The Hotel Commonwealth


Kenmore Square, Boston, has always had a reputation for being a little bit seedy—much the way Times Square used to be. It boasts a major Subway interchange, the best Ballpark in the American League, if not all of baseball, and it used to be home to a diverse group of small businesses and restaurants.

When I first moved to Kenmore Square, in 1996, there was a Methadone clinic, a punk-rock venue called the Rathskeller, a late-night restaurant called Deli-haus, a gritty coffee house called Fuel, and a bunch of other businesses housed in the cluster of Browstones on the opposite side of the Square. In 2003, chalk these landmarks into a new chapter of Lost Boston.

When Boston University proposed bulldozing much of the south side of the square, and replacing the century-old brownstones with a “European-style” hotel, city and community leaders largely supported the idea… largely, I suspect, because BU was willing to pay generously to relocate affected businesses with neighborhood association ties, such as Cornwall’s Pub. Also, the university is giving millions to upgrade the Subway station and traffic configuration in the Square.

Whether or not you identify with my bemoaning the loss of a funky piece of an otherwise boring city, what is not in question is the public reaction when the workers finally unveiled the facade. For a hotel looking to project Continental luxury and flair, it looks like a reproduction on the back lot at Universal Studios, or, perhaps, Main Street USA, Disneyland. Tacky, cheap, and an insult to a city with truly exceptional architecture.

I am not, I think, and elitist when it comes to architecture… I think classicist ideals of style and materials are preferable to 90% of all avant-garde rubbish of the past 50 years. But, BU and the developers cheated by trying to copy the style of the French Second Empire, while using materials common on a Wal-Mart job site. Instead of limestone, let’s use fiberglass. Brick too expensive? Substitute fiberglass for the real thing. And, the dormers can just be cut-outs—I mean, who looks that closely, right?

The fact is, this hotel would look pretty good from your car on the Interstate at 75 MPH, if it were located out in the sprawl belt of I-495 and 128. It’s cartoon color and features would blur from the highway strip. But, this hotel is in the heart of the city, with thousands of pedestrians walking by each day. And it looks Mickey Mouse, compared with the surrounding buildings.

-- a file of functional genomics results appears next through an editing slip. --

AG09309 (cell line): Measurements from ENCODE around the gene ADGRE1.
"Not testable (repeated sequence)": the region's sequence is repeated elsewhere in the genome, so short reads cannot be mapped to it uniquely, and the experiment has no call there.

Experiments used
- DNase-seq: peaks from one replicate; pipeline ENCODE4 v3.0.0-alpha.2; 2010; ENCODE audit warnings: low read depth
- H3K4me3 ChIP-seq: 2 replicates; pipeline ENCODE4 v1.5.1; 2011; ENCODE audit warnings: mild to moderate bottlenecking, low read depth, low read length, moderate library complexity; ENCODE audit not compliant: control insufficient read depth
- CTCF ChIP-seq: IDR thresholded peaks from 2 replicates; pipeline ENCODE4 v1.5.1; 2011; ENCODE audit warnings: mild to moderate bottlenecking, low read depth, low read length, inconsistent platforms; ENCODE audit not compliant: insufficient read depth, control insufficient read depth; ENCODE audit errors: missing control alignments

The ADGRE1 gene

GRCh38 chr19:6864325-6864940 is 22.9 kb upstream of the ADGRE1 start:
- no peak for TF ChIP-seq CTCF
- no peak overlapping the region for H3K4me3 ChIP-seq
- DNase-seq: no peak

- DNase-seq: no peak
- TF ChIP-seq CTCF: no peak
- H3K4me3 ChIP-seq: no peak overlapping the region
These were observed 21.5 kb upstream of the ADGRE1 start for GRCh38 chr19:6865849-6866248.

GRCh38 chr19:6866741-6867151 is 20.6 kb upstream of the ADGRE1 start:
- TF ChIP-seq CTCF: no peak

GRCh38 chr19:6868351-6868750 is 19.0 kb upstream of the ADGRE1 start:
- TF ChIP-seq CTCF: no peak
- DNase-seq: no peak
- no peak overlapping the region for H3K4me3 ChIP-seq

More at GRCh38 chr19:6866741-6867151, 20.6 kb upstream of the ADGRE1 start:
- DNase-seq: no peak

The photos I took, unfortunately, fail to show how bad the facade really is. Trust me, it looks as if they were trying to save a few bucks… which is precisely not the image you’re going for in a 4-star hotel that wants to charge hundreds of dollars a night. Apparently, BU and the developers are going to spend $2 million to “fix” the facade. Good luck.

8 Responses to “The Hotel Commonwealth”


  • Your comments are being added to the range of feedback we’ve gotten so far to the building and a major fix is in the works. Thanks.

  • I live in NYC now, but my heart is in Boston. I was excited to see the new Hotel Commonwealth when I was home for Christmas. As I drove by it on Beacon St. my first impression was that it looks like an upscale Days Inn. It is cheesy and horribly out of place in the beautiful Back Bay. I say, tear it down and do it again!!
    Peter

  • Well, as Tim can attest, the developers and BU are promising a major facelift before it opens…. I’m holding my breath.

  • Hotel Commonwealth was just recognized as one out of ten luxury Best New Business Hotels by Forbes.com (2003). It shows that what is being fixed on the outside, does not reflect the service and beauty of the building’s interior. I hope you will visit soon.

  • Thank you for your comment Didi.

    The concern expressed was not with the service and beauty on the inside, (which I’m sure is quite luxurious), but rather with the hotel’s looming presence at the heart of Kenmore Square. A gated community can be very pleasant once you’re past the guard.

    The Back Bay is full of architectural gems — built from materials that have lasted more than a century. There is a permanence to the neighborhoods.

    The developers promised the community that the hotel would match the style and materials of the buildings surrounding the site, which they did not keep.

    Whether a tourist enjoys his or her stay at the hotel is a secondary concern for the thousands of people who live and work in the square. For them, it is a knock-off eyesore.

    I realize that the hotel is trying to improve its public relations, and I give credit that community concerns were addressed at every stage in the project.

    The problem is that PR was PR — the actions and decisions of the developers directly contradict what was coming out of their mouths.

    Putting aside animosity, wouldn’t it have been beautiful, had the hotel taken on a more authentic look?

  • How did this ever get past the BRA in the first place? There must have been design models submitted. I’m just amazed that they allowed construction to be completed and then force a change. I agree that one is sorely needed, as this monstrosity looks like it was lifted from the Loire Valley. I’m just wondering what will happen when these guests paying hundreds of dollars a night find they can’t get to the airport in an hour because there’s a Red Sox game.

  • When we’re done this June I hope you’ll revisit and appreciate what is finally here. The future of Kenmore Square with the new trees, bus station, crosswalks and lighting is beginning this fall and with Hotel Commonwealth fully dressed and operating you’ll be pleased I’m sure.

  • You thought Fuel was a “gritty coffee house”?

    Gritty?

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